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Democratic House Speaker Nancy Pelosi led her party in a push to fill the phase 3 coronavirus stimulus bill with liberal policy priorities, and many of them made it through in the final version of the bill, but Republicans fit their share of pork into the spending bill as well.
While the vast majority of the funds in the bill will go toward assisting small businesses and families endure the coronavirus pandemic’s economic fallout, there is also billions in miscellaneous spending.
Kennedy Center Funding:
Pelosi’s original bill called for the John F. Kennedy Center for the Performing Arts to receive $35 million, and the organization ended up getting $25 million.
Nevertheless, the Washington, D.C. group laid off the entire National Symphony Orchestra on April 3. The organization sent musicians an email saying their April checks would be their last until the end of the coronavirus pandemic, according to the Washington Free Beacon.
“The Covid-19 Advisory Committee was broadsided today during our conversation with [Kennedy Center President] Deborah Rutter,” the email read. “Ms. Rutter abruptly informed us today that the last paycheck for all musicians and librarians will be April 3 and that we will not be paid again until the Center reopens.”
“Everyone should proceed as if their last paycheck will be April 3,” it continued. “We understand this will come [as a] shock to all of you, as it did to us.”
The bill also gave a combined $150 million in funding to the National Endowment of the Arts and National Endowment of the Humanities.
Critically, that $150 million comes in the form of grants with no expectation of being paid back. Meanwhile, much of the funding afforded to small businesses in the bill comes in the form of loans, which the companies will have to reimburse.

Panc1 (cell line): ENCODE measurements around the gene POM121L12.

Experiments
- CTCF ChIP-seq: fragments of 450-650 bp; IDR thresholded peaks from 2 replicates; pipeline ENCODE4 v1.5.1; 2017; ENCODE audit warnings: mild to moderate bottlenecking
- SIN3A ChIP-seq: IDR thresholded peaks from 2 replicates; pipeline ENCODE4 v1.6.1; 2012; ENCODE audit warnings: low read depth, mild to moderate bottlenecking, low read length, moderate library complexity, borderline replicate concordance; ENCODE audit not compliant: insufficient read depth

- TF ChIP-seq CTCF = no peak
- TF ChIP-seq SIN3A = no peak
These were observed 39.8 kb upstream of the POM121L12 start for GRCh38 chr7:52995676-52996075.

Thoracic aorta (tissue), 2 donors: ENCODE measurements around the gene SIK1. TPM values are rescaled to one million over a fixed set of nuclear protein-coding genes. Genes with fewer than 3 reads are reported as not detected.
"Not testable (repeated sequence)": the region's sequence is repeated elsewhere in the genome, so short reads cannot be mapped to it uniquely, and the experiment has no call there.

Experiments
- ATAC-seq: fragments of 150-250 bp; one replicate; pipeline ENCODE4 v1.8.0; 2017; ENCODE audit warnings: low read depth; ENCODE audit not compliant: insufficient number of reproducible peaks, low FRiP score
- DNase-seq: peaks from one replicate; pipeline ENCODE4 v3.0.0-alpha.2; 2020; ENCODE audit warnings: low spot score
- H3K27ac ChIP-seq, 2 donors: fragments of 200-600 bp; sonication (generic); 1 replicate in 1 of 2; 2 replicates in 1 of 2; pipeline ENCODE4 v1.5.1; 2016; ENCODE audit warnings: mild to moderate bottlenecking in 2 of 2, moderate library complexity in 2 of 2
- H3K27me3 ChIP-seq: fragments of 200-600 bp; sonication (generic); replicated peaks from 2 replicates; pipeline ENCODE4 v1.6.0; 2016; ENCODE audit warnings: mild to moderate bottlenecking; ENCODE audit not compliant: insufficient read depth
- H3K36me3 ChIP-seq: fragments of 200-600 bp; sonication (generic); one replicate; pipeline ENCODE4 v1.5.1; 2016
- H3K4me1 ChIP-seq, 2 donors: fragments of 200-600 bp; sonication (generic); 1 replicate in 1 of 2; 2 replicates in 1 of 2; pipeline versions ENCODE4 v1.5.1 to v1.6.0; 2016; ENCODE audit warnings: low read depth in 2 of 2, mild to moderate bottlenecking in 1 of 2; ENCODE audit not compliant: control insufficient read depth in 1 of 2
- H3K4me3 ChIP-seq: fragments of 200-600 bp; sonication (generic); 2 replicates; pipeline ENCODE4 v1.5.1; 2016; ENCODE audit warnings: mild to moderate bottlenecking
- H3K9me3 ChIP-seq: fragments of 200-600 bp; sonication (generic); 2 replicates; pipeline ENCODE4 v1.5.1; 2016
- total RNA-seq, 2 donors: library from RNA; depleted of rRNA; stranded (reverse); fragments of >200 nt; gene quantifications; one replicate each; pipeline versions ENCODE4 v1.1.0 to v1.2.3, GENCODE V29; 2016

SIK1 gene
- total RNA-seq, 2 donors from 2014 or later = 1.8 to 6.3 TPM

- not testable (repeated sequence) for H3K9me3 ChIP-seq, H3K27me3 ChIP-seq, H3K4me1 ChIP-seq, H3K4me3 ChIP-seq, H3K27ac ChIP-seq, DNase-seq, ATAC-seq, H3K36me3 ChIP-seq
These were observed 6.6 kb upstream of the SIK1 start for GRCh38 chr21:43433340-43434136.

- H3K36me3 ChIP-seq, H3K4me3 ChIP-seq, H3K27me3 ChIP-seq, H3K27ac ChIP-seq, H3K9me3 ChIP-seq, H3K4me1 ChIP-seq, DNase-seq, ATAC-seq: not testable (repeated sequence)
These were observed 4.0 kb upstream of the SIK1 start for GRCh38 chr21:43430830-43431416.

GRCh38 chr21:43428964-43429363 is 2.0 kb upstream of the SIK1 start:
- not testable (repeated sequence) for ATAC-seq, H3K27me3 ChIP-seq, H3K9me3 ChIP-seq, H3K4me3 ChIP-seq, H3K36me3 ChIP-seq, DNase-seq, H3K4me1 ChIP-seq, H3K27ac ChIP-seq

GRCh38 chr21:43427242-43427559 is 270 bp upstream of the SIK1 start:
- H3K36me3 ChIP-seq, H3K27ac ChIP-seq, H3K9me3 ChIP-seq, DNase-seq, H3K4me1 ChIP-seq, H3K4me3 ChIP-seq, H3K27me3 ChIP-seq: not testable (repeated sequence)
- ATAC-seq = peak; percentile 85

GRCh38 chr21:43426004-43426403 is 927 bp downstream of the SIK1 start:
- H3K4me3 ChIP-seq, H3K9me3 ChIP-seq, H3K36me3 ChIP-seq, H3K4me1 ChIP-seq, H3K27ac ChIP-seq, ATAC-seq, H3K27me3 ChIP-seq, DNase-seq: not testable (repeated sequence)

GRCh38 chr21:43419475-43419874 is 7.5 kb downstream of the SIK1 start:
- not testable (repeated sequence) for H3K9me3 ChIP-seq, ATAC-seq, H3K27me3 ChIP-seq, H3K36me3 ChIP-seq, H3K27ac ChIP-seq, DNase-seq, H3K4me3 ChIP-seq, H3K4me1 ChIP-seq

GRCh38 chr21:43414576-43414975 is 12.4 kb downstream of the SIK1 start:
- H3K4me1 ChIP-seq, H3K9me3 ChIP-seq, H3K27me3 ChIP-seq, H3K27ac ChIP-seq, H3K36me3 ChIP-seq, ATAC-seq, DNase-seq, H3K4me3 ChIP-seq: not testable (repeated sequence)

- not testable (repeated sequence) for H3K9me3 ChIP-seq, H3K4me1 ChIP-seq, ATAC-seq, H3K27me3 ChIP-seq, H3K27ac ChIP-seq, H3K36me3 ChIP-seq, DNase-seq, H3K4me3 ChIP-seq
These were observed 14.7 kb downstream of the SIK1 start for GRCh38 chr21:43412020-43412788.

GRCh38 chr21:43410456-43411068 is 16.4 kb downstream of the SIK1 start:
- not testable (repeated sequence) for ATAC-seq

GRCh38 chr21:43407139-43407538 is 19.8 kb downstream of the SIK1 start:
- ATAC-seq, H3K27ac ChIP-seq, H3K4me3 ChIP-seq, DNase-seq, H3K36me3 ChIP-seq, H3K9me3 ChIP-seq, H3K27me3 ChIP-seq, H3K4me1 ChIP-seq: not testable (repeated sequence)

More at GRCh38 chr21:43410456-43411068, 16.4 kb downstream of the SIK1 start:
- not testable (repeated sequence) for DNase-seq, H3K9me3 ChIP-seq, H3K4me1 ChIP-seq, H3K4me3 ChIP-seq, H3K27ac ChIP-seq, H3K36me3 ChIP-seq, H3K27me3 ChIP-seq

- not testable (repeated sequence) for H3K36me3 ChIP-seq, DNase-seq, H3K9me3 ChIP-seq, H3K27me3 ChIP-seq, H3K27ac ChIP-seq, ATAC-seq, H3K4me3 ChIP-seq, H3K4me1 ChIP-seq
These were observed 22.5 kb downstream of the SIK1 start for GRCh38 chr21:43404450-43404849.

Believe it or not, the word “sunscreen” appears dozens times in the CARES Act, and it’s thanks to the Treatment of Sunscreen Innovation Act being placed into the bill.
“The word ‘sunscreen’ appears in an emergency coronavirus relief bill 49 times. It’s unclear what this bill has to do with helping workers and families impacted by this public health crisis — except to say that powerful members of Congress are skilled in never letting a crisis go to waste,” Rachel Bovard, senior director of policy at Conservative Partnership, told the Daily Caller.
The sunscreen law benefits large manufacturers in Majority Leader Mitch McConnell’s home state of Kentucky, where he is up for reelection in November.
Postal Service Bailout:
The CARES Act also includes a $10 billion loan to the U.S. Postal Service thanks largely to Pelosi, and she’s not done yet.
While the phase 3 bill includes the $10 billion as a loan, Pelosi is currently engaged in negotiations for the phase 4 package, in which she plans push for a true “cash infusion” bailout of the postal service, according to Bovard.
The postal service is one of America’s most notorious institutions for endlessly leaking cash. The organization lost $3.9 billion in 2017 alone, a 44% increase over the previous fiscal year, according to Reason Magazine.
Cash For Congress:
The bill also appropriates $25 million in salaries and expenses for the U.S. House of Representatives.
When asked about this appropriation, the House Administration Committee says it will only be used to assist members in setting up telework programs and other coronavirus-related expenses, according to Bovard.
The bill does not explicitly require the funds go toward such programs, however, and there is no plan to hold Congress accountable for how the $25 million is actually spent.